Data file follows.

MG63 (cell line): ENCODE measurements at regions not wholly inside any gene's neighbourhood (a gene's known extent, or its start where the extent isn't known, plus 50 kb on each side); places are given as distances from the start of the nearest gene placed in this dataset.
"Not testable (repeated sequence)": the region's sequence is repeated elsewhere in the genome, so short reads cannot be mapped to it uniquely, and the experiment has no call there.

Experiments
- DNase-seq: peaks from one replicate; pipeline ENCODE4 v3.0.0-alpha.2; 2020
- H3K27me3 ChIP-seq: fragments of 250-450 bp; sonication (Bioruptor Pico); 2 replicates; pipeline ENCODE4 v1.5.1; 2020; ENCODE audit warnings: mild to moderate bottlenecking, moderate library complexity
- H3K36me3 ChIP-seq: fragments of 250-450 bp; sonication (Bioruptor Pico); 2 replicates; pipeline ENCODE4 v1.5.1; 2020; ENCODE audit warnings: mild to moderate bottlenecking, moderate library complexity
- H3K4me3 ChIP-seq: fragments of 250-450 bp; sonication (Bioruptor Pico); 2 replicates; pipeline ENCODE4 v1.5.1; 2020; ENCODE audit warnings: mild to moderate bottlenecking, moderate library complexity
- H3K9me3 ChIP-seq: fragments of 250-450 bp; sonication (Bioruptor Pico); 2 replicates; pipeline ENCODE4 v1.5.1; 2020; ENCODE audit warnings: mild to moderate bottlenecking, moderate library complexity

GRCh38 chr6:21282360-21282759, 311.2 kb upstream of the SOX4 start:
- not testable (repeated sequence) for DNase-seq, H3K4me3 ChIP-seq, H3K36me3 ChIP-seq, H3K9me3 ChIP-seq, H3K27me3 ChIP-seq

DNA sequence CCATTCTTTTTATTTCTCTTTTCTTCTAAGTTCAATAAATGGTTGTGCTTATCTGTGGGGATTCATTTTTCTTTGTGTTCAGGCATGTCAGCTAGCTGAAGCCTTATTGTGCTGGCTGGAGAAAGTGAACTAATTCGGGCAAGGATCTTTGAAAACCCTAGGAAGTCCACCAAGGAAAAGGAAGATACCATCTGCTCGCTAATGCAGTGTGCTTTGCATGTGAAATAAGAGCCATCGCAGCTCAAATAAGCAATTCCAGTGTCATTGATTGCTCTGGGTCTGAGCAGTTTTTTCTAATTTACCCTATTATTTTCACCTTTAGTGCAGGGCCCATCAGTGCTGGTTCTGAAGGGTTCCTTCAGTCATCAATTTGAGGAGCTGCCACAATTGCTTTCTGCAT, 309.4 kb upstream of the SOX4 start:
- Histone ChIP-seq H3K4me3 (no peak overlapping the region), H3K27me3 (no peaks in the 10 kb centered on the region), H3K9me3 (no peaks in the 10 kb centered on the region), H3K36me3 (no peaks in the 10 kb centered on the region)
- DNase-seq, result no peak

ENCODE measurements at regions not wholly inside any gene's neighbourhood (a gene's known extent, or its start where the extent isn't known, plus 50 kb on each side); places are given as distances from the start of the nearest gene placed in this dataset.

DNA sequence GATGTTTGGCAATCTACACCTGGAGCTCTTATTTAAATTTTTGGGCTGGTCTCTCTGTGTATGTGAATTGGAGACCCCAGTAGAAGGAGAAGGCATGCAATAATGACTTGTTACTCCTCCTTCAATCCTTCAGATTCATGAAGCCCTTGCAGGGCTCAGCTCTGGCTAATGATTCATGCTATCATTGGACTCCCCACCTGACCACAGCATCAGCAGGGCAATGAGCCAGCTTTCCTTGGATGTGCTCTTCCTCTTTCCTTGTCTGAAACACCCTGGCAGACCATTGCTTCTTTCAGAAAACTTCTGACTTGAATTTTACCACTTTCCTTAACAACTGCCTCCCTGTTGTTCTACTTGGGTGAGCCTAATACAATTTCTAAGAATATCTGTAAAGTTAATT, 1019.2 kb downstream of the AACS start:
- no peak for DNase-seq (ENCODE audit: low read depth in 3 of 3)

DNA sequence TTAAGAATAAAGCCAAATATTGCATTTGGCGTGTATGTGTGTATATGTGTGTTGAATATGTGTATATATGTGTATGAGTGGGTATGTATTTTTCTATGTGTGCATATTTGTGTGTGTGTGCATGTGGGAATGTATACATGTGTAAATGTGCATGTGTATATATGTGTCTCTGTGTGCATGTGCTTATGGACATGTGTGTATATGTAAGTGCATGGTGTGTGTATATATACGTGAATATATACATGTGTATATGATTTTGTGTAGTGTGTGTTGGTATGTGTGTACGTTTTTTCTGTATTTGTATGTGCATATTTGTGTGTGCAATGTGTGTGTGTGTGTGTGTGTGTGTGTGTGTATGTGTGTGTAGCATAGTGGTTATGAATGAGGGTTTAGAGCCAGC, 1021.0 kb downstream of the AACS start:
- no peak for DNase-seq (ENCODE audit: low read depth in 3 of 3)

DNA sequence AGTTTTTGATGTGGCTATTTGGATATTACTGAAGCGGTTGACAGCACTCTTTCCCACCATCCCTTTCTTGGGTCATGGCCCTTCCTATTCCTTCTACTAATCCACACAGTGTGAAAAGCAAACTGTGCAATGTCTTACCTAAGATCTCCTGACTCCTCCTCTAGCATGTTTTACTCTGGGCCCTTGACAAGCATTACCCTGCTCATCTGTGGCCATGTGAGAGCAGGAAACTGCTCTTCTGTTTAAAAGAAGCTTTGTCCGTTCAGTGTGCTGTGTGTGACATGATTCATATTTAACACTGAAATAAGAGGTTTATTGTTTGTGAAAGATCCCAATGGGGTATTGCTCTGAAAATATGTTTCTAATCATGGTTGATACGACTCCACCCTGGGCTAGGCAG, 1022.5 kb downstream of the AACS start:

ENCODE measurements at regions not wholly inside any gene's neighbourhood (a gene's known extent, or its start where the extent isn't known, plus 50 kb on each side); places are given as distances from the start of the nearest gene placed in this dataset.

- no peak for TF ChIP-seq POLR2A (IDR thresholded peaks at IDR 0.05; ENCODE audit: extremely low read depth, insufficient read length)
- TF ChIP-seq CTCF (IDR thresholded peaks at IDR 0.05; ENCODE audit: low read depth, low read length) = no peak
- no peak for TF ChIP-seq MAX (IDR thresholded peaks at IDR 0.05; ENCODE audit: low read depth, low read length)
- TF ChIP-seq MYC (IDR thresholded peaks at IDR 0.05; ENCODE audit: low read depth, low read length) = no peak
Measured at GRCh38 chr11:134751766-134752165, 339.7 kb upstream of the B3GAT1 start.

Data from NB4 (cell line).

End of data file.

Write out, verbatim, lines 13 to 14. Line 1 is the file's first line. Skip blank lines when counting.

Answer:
- DNase-seq, result no peak

ENCODE measurements at regions not wholly inside any gene's neighbourhood (a gene's known extent, or its start where the extent isn't known, plus 50 kb on each side); places are given as distances from the start of the nearest gene placed in this dataset.